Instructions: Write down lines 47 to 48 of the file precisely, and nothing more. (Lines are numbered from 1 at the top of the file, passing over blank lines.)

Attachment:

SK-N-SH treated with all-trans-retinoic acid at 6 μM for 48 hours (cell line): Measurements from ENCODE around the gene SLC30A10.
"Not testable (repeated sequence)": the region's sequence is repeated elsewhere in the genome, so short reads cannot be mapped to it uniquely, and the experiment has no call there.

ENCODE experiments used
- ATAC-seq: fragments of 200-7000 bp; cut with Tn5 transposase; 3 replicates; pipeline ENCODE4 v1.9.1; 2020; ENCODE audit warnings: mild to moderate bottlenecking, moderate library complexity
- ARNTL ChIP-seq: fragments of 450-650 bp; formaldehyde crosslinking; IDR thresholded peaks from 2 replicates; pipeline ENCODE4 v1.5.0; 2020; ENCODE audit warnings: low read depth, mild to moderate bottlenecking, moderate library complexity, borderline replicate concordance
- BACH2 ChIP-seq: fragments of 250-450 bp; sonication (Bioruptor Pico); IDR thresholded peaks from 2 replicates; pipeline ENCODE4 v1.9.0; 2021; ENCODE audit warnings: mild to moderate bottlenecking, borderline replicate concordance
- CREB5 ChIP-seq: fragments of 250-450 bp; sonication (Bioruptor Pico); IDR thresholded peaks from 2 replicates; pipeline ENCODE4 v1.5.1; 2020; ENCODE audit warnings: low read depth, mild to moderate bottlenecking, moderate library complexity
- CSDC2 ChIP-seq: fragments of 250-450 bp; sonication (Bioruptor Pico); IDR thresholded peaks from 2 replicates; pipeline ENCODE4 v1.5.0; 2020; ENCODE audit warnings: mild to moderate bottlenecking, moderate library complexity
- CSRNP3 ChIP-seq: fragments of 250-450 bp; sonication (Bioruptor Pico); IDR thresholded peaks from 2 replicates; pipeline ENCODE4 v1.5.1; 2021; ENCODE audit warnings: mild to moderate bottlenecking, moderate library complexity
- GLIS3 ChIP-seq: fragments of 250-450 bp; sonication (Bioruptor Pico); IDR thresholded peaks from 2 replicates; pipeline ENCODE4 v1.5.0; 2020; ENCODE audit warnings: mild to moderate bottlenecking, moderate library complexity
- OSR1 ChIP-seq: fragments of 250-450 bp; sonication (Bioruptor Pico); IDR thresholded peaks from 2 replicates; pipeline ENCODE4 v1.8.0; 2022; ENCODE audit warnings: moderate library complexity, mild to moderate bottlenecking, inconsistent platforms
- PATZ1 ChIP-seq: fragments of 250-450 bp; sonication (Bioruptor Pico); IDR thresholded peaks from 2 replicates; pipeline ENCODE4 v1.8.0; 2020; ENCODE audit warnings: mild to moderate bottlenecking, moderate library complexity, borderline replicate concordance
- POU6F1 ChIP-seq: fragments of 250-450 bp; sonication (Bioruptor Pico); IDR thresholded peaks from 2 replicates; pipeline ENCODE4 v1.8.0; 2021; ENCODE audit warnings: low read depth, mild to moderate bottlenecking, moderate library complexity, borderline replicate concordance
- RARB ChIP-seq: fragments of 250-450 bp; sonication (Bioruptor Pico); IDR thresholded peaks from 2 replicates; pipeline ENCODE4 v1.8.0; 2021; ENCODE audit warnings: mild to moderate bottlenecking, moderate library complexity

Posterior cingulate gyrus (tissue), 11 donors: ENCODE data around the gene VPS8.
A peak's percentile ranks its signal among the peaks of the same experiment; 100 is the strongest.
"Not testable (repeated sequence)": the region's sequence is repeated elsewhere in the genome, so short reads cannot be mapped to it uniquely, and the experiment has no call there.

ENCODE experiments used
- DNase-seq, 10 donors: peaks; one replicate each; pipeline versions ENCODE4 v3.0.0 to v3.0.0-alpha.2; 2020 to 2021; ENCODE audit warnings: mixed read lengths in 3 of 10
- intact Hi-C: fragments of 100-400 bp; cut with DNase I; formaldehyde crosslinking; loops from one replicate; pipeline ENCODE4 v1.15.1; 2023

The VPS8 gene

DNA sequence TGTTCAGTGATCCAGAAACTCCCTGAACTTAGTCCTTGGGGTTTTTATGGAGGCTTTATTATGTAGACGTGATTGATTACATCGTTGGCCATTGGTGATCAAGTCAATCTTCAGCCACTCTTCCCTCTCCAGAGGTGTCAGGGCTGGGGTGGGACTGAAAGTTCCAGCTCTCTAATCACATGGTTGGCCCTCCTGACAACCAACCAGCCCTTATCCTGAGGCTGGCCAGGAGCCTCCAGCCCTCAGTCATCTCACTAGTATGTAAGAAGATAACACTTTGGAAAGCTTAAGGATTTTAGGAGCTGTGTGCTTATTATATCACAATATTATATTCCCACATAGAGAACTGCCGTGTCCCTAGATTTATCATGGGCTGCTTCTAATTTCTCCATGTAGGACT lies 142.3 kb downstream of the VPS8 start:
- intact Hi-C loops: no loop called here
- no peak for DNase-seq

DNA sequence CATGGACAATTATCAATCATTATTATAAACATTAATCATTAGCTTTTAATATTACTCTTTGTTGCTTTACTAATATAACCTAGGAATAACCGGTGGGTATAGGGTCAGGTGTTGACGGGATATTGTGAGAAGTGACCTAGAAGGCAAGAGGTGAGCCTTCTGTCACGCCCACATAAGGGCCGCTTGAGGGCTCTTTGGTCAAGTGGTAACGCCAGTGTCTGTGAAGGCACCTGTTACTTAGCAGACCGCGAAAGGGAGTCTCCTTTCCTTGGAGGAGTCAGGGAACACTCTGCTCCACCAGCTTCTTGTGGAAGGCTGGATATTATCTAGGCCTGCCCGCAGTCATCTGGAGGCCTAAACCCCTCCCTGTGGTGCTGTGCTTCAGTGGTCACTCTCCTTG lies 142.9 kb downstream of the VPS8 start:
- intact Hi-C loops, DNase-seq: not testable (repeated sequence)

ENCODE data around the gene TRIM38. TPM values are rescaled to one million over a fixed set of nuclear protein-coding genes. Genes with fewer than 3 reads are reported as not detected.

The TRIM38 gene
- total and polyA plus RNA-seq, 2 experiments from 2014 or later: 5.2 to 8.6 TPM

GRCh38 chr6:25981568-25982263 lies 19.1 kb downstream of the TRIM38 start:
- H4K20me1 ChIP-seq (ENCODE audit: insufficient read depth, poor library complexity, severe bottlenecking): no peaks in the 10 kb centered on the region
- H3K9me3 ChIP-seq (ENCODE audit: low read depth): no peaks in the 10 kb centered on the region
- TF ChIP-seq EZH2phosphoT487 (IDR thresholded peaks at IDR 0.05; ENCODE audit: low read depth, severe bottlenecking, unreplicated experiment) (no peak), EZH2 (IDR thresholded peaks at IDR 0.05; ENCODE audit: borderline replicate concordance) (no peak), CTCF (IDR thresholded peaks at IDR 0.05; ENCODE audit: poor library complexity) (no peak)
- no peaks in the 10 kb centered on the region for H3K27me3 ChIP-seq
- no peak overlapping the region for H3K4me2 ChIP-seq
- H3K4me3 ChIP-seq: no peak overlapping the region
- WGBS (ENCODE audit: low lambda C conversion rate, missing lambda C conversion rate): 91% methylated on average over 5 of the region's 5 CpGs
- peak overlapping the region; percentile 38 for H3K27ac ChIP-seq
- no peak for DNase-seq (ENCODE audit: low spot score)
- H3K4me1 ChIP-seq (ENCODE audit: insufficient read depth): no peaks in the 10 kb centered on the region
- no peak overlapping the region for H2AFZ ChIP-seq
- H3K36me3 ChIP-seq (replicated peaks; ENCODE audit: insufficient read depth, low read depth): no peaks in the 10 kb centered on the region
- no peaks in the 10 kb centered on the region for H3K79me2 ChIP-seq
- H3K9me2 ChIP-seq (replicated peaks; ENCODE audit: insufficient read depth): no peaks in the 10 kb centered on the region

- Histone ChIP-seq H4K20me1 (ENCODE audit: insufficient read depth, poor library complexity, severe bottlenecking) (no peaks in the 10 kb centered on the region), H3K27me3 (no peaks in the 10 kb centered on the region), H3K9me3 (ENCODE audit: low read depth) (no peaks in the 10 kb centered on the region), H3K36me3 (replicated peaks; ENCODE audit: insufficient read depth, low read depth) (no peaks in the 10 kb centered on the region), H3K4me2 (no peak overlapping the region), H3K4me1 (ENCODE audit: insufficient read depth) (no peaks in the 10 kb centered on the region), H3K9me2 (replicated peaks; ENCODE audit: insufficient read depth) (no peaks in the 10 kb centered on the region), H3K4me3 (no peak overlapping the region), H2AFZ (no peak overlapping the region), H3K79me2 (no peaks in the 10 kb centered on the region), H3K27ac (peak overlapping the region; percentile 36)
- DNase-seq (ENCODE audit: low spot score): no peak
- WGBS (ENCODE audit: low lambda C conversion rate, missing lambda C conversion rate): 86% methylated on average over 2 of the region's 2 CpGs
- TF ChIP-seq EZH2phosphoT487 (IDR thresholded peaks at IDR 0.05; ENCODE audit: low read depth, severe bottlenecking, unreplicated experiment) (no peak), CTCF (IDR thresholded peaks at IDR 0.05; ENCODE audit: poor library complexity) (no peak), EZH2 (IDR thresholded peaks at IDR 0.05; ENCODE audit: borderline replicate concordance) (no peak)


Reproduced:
- WGBS (ENCODE audit: low lambda C conversion rate, missing lambda C conversion rate): 86% methylated on average over 2 of the region's 2 CpGs
- TF ChIP-seq EZH2phosphoT487 (IDR thresholded peaks at IDR 0.05; ENCODE audit: low read depth, severe bottlenecking, unreplicated experiment) (no peak), CTCF (IDR thresholded peaks at IDR 0.05; ENCODE audit: poor library complexity) (no peak), EZH2 (IDR thresholded peaks at IDR 0.05; ENCODE audit: borderline replicate concordance) (no peak)